An article published in the journal “Astronomy & Astrophysics” describes a research on U Antliae, a rather exotic red giant star. A team of researchers used the ALMA radio telescope to study the bubble of ejected materials that surrounds U Antliae to better understand the evolution of stars in the last stages of their life cycle. That’s a turbulent period in which they can visibly change their volume and their brightness in relatively short times.
Blogs about stars
An article published in the journal “Monthly Notices of the Royal Astronomical Society” describes the first observation of an irregularity in the rotation period of a pulsar, a phenomenon called glitch, in a binary system. A team of scientists from the Middle East Technical University and Baskent University, both in Ankara, Turkey, used data collected from observations of the Swift, XMM-Newton and Chandra space telescopes conducted over two years to identify glitches in the pulsar SXP 1062.
An article published in “The Astrophysical Journal” describes the discovery of PSR J0952-0607, the millisecond pulsar with the highest rotation speed in the galactic field. A team of researchers used the Low-Frequency Array (LOFAR) radio telescope to investigate high-energy sources detecting this pulsar that spins at over 42,000 rotations per minute, 707 per second.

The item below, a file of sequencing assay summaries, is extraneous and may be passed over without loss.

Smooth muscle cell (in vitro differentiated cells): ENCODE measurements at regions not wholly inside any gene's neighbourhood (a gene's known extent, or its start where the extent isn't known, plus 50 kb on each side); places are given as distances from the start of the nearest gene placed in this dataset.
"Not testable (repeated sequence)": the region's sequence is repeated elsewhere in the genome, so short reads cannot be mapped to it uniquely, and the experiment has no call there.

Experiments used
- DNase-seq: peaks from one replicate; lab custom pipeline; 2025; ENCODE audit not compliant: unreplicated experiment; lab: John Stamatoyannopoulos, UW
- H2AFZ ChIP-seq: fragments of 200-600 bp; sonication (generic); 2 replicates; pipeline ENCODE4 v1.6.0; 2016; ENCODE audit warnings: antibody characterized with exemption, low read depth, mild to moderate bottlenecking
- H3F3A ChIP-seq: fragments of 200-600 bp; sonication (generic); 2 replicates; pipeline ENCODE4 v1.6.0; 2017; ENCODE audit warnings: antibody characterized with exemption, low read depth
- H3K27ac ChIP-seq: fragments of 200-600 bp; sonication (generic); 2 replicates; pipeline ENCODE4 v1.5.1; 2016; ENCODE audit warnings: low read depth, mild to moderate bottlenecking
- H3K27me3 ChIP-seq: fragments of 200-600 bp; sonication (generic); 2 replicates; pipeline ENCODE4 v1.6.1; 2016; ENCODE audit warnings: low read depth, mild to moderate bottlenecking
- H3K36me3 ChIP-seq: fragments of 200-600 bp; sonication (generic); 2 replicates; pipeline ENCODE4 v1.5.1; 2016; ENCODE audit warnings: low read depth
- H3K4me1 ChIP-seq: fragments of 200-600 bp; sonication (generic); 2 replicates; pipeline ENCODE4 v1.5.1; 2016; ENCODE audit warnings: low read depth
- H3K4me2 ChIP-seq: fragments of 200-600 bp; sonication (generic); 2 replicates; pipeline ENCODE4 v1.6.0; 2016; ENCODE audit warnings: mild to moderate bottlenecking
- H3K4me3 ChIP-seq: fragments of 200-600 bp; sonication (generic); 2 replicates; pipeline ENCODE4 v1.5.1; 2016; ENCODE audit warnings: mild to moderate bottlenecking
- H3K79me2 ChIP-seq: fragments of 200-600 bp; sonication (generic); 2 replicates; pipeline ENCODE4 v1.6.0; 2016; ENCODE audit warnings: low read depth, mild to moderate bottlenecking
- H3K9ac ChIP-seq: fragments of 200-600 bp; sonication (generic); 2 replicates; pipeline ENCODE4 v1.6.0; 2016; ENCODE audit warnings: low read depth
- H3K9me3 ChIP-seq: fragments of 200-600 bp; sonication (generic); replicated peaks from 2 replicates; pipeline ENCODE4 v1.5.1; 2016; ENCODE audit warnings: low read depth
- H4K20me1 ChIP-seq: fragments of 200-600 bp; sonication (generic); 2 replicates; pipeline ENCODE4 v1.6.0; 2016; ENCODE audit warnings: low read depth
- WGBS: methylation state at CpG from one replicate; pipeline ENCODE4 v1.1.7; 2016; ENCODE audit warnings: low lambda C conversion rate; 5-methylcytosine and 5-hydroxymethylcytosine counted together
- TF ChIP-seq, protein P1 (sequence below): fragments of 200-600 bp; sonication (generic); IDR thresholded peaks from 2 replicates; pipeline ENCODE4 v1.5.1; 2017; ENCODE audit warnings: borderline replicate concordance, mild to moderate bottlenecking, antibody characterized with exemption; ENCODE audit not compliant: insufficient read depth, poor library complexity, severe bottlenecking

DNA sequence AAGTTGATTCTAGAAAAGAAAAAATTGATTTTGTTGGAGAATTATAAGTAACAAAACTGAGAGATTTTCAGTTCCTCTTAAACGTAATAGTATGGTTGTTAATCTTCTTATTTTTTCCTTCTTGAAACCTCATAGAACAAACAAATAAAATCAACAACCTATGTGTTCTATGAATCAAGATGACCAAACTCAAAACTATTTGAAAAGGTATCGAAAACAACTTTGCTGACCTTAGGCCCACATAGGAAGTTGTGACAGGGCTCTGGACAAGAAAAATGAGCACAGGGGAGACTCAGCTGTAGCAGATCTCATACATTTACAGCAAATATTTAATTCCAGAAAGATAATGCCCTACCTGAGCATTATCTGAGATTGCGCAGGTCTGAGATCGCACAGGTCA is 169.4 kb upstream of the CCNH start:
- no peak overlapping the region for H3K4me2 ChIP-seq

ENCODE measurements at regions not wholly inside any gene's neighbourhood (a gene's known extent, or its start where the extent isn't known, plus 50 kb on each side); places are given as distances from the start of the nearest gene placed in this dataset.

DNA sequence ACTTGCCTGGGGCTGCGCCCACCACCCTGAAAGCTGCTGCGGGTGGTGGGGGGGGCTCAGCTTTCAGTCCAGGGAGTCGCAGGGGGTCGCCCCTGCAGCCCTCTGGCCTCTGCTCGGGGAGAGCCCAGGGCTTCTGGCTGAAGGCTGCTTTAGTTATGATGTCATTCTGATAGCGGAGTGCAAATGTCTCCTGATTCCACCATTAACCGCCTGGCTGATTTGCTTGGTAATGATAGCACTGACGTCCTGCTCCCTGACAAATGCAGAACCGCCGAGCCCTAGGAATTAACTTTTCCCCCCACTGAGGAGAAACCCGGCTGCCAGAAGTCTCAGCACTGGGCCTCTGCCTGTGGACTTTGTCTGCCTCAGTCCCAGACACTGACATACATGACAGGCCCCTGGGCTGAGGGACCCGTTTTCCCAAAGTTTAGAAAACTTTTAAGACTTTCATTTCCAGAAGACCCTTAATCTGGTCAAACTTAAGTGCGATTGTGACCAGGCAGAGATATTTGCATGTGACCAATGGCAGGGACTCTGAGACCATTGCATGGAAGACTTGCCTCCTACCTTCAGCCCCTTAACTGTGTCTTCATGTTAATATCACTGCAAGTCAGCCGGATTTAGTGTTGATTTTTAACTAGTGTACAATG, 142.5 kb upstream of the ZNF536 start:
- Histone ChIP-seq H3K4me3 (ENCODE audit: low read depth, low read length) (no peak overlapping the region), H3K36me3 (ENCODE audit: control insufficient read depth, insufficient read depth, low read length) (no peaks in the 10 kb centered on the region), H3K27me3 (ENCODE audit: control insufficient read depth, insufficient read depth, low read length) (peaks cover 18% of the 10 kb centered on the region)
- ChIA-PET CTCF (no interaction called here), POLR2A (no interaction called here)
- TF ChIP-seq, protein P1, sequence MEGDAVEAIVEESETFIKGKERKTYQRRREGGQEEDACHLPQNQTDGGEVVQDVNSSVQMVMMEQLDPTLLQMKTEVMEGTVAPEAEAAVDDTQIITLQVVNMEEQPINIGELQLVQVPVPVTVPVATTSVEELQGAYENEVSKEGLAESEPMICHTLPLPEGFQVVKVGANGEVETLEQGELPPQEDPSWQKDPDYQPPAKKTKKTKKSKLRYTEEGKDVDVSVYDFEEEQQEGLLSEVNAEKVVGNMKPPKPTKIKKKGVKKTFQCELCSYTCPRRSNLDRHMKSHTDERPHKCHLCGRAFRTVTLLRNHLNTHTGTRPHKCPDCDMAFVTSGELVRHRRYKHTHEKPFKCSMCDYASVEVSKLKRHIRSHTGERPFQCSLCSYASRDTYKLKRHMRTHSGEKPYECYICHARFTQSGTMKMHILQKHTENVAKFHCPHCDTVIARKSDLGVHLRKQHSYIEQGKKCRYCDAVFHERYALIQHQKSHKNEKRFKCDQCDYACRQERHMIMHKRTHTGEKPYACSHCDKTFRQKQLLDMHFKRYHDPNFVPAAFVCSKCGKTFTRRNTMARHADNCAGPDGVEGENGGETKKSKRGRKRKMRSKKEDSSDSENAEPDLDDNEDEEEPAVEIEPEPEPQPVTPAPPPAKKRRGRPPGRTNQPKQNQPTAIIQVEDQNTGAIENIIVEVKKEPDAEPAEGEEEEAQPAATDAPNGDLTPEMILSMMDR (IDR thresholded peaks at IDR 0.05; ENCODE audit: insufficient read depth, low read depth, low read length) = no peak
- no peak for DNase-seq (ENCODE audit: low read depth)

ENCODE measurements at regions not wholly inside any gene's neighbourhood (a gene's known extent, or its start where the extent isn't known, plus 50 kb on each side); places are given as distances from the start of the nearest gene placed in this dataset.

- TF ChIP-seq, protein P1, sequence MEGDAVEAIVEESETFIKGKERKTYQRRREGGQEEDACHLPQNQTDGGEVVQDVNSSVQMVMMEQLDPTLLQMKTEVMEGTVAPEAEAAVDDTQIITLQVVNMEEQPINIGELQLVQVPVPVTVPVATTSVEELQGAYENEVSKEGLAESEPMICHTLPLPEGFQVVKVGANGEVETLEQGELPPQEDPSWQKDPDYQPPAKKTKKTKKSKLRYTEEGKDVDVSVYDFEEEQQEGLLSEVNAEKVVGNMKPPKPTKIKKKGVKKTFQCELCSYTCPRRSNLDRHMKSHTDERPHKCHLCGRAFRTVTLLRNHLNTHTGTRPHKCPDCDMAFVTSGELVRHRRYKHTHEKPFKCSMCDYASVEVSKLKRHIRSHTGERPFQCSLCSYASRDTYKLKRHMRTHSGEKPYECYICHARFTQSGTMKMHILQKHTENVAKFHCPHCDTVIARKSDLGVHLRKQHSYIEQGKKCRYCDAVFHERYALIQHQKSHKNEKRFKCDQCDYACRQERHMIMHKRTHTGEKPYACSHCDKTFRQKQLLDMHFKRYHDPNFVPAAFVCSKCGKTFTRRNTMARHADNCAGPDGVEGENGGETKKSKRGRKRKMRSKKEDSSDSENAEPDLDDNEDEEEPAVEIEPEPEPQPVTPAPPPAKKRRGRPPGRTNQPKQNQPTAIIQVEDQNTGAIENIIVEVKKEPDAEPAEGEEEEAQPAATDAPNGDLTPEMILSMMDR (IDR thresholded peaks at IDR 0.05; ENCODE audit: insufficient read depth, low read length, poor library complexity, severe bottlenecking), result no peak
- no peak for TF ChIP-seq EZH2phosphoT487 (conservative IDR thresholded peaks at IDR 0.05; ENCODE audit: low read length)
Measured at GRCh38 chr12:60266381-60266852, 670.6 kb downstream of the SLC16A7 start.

An article published in the journal “Monthly Notices of the Royal Astronomical Society” describes a research that revealed a surprise in the origin of electromagnetic radiation from the Crab Nebula that can influence the research on cosmic rays. Federico Fraschetti of the University of Arizona, USA, and Martin Pohl of the University of Potsdam, Germany, believe that the model created by Enrico Fermi in 1949 is to be partially revised because those radiation are produced in a way different from what was thought.
An article published in the journal “Nature” describes the first detection in the distant universe of the carbon hydride molecule, or CH+. A team led by Edith Falgarone of the Ecole Normale Supérieure and Observatoire de Paris, France, used the ALMA radio telescope to discover that cold and turbulent gas in galaxies of the starburst type such as SMM J2135-0102, nicknamed Cosmic Eyelash. This discovery will help to better understand the mechanisms of galaxy growth and the periods of rapid star formation.